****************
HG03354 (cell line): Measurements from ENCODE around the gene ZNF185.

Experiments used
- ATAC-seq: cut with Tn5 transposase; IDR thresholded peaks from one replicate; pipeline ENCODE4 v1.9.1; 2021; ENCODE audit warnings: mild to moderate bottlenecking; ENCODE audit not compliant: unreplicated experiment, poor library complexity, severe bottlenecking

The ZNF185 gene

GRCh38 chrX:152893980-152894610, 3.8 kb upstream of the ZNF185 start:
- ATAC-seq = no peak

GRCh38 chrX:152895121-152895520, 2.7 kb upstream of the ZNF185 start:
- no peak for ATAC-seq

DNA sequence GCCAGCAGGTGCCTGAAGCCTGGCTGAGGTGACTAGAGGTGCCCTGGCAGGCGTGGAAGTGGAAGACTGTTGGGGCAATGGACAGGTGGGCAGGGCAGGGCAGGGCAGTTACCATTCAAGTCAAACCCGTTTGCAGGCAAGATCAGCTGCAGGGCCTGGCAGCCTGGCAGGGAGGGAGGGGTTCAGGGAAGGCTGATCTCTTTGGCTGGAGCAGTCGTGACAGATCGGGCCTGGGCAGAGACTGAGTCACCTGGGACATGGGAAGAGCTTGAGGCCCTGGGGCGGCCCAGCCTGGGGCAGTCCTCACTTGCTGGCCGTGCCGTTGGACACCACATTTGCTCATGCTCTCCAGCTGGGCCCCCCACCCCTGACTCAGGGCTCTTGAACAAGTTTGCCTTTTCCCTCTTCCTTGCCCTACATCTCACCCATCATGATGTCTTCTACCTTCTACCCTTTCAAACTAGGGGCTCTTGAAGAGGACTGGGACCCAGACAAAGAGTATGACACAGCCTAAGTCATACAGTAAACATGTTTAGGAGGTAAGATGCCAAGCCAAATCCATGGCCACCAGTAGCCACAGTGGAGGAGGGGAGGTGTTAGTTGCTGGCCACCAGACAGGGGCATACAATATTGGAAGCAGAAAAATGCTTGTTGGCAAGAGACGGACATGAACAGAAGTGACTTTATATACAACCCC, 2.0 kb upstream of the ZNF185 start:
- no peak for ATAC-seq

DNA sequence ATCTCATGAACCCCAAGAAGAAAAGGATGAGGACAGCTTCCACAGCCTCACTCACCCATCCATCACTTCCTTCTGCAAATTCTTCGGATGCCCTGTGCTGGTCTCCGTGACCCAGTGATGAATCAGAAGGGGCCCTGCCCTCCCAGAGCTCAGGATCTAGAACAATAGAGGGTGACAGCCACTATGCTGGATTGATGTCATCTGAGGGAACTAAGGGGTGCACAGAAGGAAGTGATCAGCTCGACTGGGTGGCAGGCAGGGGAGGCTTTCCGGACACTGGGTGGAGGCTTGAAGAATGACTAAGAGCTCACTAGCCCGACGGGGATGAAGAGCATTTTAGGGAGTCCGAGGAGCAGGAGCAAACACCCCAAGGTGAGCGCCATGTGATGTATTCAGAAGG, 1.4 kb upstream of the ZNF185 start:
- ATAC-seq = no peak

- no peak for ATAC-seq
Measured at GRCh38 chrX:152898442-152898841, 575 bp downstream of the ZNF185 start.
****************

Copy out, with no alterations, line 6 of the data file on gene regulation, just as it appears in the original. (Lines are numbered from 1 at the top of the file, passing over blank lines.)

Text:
- ATAC-seq = no peak